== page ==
7. For ICT Tools for Teaching and Learning I like the idea of IGGY ,an online educational and social network for gifted 13-18 year olds from across the world with content for maths, science, history, politics, creative writing and life skills, and a safe environment for students to exchange ideas, debate and learn.
8. It’s a pity FlashSticks won’t be at BETT because the product looks excellent. It combines low tech post-it notes, foreign language vocabulary and smartphones. The notes are colour coded to help with gender recall (blue notes for masculine words, pink notes for feminine words) and a Free App channel means users can wave their smartphone or tablet over any note to call up a quick pronunciation video.
9. Visual Education’s Wordwall lets teachers make easy learning activities for interactive whiteboards. Apparently you pick a template, type in your content and with a few clicks you’re done. Alternatively pinch some ideas from their online community.
10. Finally I am on the look out for good maths resources this year so I am hoping that Jumpido will do the trick. It is billed as: ‘an exciting series of educational games for primary school. It combines natural body exercises with engaging math problems to make learning a truly enjoyable experience.’

If your product is in the running for an award, good luck. If not, then just enjoy the entertainment. I am sure Jo Brand will be very good value.

Pupils to paint a picture with words in the Descriptosaurus Writing Challenge

nltPupils aged 7 to 14 are being invited to take part in a fun new descriptive writing competition from the National Literacy Trust, Alison Wilcox, creative writing expert and author of Descriptosaurus, and publishers David Fulton Books from Routledge.

The Descriptosaurus Writing Challenge is asking pupils to write either a story or a non-fiction description of an event or place – without using any dialogue! Developing descriptive language to communicate effectively is an essential tool across the curriculum. History is concerned not merely with dates and facts, but with describing and interpreting past events. In geography, children need to be able to describe the world around them. In science, they need to observe carefully and then be capable of describing what is happening in an experiment.

The competition will provide teachers and librarians with resources to support the development of children’s descriptive writing skills and will encourage pupils to explore and experiment with descriptive language. The piece of writing they produce can be on any topic, giving teachers the option to either give their pupils free reign to choose what they want to write about or integrate the competition task into a current class topic.

Entries should be no longer than 250 words and will be judged in three age categories:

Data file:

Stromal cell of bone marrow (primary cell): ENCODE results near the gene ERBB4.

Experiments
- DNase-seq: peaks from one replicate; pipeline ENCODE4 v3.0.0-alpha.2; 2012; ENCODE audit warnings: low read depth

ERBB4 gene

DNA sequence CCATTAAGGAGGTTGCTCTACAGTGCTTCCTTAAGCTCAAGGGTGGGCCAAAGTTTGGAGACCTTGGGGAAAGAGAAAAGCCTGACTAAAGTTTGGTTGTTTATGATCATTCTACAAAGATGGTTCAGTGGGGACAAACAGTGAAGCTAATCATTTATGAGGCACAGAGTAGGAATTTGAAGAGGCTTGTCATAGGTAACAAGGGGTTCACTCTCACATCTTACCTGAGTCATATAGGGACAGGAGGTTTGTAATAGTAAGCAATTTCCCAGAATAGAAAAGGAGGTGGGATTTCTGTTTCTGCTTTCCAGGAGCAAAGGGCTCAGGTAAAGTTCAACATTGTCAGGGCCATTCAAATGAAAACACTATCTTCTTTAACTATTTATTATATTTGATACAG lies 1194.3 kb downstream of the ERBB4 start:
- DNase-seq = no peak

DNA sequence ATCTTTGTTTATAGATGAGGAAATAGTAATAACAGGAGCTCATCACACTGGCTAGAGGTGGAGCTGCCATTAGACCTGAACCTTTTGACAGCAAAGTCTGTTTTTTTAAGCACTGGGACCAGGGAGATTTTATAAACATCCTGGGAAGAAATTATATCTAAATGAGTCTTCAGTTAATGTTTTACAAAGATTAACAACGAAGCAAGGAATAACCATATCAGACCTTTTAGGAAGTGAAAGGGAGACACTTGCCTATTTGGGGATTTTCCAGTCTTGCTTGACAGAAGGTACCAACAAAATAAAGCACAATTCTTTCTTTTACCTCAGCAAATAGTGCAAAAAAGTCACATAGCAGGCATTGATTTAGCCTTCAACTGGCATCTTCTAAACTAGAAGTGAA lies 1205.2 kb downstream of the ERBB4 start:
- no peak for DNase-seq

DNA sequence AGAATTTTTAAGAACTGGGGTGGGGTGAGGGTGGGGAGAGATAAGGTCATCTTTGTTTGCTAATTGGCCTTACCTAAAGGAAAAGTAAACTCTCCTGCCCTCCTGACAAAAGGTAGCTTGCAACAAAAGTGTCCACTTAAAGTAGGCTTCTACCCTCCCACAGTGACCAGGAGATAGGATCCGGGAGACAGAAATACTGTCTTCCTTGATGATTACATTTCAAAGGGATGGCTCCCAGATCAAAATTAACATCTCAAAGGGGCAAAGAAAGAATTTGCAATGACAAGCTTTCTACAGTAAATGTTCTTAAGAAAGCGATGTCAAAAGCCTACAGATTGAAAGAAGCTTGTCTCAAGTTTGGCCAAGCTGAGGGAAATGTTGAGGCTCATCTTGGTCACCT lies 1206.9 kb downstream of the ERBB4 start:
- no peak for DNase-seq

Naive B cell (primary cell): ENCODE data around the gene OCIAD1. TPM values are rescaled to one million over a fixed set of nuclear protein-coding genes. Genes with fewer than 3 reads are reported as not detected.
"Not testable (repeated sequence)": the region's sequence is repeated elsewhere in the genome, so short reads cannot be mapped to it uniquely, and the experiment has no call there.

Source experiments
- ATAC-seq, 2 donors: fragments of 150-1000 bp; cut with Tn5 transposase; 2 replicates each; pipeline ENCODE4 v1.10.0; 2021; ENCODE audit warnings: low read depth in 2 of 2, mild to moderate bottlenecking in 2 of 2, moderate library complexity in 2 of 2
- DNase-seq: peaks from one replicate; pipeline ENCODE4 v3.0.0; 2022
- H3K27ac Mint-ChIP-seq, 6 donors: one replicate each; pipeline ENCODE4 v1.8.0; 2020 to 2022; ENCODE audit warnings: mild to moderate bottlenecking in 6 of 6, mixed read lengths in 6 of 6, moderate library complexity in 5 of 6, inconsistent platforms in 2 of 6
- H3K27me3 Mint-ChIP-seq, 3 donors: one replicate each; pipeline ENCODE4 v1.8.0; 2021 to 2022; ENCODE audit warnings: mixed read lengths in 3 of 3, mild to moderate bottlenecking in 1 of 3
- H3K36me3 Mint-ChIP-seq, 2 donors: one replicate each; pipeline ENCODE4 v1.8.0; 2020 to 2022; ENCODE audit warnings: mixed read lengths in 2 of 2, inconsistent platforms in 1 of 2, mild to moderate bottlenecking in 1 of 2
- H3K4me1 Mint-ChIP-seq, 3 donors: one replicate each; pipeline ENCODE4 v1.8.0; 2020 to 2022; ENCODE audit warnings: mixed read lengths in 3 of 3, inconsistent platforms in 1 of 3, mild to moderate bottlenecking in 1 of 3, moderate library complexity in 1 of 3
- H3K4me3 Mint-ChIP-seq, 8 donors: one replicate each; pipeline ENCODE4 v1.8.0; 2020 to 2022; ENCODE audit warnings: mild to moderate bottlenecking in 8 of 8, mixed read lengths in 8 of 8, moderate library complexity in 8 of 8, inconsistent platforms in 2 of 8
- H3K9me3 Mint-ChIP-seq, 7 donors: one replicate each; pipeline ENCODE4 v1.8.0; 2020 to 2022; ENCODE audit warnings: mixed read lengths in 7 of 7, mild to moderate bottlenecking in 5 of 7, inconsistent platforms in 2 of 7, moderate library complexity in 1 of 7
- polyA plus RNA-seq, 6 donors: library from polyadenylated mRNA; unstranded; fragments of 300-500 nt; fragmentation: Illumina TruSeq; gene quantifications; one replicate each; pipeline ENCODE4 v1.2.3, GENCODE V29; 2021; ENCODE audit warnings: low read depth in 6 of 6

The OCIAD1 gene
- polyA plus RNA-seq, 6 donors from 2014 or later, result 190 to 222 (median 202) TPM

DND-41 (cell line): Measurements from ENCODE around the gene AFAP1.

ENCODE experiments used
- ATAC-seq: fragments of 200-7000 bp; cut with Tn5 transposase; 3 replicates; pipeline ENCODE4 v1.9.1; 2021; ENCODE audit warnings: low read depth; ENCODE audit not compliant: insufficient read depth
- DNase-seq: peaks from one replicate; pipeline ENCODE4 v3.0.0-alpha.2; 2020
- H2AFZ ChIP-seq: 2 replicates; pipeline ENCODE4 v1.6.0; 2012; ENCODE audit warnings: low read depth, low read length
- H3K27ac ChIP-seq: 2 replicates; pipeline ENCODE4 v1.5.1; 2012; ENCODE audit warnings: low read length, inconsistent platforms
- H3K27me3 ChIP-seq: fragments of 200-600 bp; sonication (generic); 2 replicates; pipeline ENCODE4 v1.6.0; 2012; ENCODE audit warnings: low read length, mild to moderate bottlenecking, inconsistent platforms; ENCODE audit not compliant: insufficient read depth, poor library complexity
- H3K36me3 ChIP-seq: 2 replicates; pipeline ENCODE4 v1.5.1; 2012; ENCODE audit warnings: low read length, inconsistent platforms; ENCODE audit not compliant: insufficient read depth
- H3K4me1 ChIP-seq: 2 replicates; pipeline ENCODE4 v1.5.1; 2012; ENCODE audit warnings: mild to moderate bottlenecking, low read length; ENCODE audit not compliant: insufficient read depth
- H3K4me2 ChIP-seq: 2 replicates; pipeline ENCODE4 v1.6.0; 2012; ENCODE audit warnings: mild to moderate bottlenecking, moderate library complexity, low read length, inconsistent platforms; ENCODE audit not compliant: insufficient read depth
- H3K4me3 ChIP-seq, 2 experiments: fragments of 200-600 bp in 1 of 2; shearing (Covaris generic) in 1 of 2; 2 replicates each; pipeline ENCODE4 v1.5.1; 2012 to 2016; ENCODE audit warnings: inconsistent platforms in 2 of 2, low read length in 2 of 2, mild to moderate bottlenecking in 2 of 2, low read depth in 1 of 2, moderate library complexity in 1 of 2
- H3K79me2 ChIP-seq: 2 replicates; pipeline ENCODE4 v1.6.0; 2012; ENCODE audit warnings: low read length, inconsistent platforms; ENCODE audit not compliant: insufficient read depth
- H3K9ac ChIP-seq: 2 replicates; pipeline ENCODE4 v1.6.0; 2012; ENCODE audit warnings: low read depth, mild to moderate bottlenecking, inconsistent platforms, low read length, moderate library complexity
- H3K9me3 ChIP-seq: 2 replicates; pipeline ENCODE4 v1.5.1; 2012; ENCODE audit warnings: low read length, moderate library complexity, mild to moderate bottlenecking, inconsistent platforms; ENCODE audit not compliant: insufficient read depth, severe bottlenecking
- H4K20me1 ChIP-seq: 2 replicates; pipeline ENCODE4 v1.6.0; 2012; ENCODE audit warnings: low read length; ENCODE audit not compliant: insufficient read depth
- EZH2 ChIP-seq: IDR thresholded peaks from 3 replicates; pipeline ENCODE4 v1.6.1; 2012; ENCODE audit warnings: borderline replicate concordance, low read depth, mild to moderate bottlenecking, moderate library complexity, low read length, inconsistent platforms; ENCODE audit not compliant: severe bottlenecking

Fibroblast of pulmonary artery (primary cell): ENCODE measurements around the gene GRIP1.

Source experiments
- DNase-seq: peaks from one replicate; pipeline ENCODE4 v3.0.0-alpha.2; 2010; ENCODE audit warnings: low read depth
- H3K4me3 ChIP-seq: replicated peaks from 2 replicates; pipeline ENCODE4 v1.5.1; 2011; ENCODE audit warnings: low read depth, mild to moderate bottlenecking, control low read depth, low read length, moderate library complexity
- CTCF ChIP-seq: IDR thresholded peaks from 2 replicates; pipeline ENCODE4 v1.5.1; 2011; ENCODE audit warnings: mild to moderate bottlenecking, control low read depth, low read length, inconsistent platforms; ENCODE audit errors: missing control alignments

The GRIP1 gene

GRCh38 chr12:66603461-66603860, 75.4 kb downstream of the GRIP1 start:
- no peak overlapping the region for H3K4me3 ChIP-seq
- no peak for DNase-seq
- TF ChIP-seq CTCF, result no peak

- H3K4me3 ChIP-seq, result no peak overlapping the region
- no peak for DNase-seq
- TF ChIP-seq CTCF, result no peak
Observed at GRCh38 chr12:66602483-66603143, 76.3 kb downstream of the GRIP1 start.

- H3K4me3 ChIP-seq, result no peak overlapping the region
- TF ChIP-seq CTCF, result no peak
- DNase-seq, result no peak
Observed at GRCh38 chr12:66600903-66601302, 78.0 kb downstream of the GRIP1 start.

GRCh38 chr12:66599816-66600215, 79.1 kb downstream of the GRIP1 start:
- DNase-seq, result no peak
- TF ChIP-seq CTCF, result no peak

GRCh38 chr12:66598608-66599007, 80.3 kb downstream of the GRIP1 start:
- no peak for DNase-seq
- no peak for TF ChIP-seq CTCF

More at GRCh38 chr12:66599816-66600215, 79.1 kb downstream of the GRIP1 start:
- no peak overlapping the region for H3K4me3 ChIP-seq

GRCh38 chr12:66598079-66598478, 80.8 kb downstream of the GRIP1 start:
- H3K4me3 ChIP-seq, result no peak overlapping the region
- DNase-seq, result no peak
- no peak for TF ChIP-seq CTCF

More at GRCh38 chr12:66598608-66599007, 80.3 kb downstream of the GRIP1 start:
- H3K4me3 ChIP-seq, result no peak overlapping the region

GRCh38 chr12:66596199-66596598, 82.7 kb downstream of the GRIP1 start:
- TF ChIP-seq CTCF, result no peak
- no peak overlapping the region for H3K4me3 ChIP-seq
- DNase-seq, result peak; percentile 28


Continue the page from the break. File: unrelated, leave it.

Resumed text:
1. Lower Key Stage 2 (Years 3 and 4)

2. Upper Key Stage 2 (Years 5 and 6)

3. Key Stage 3 (Years 7, 8 and 9)

Alison Wilcox will judge the competition entries alongside Routledge’s editor, and pupils who enter will stand a chance of winning: • For themselves: £50 worth of book vouchers and a brand new tablet computer • For their school: £250 worth of David Fulton/Routledge books, membership to the National Literacy Trust Network and a school visit from Alison Wilcox to run writing workshops for the pupils and training for staff The shortlisted entries will be read by thousands and will feature in a gallery on the National Literacy Trust website.

Susie Musgrove, the National Literacy Trust’s Schools Officer says: “It is so important that young people are equipped with the skills and vocabulary to effectively describe and interpret the world around them (and in their imaginations!). We hope that the Descriptosaurus Writing Challenge will support them to develop these skills and vocabulary, whilst having fun with language along the way.”

Alison Wilcox, author of Descriptosaurus, says: “I am really excited about this competition as I am passionate about the power of descriptive language to enable children to develop the vocabulary and techniques to communicate their ideas and express their individuality. The restriction of the word limit to 250 words should enable the children to focus on their choice of words, and experiment with sentence structure and length to develop their text into something which they are proud to share with an audience.” The competition’s deadline is Friday 8 November – good luck with the Descriptosaurus Writing Challenge! To take part and download the teacher’s resources visit: http://www.literacytrust.org.uk/descriptosaurus

I am honoured …

txh

I am delighted to receive Texthelp’s Dyslexia Champion Award for 2013. The award recognises, ‘someone that goes beyond the call of duty to help people with dyslexia and promote awareness.’ It is the first time my work in the field of dyslexia has been recognised.

I taught for many years at Coventry Technology College and for five years ran the BEN Unit, a large basic skills unit with over 500 learners, so I came across plenty of people of all ages with dyslexia and soon came to realise two things. First they were mostly really clever because they often hid their problems from family and employers and managed to cope with all the written text that life throws at you. Secondly that dyslexia was much more than a spelling problem or even a reading and writing problem.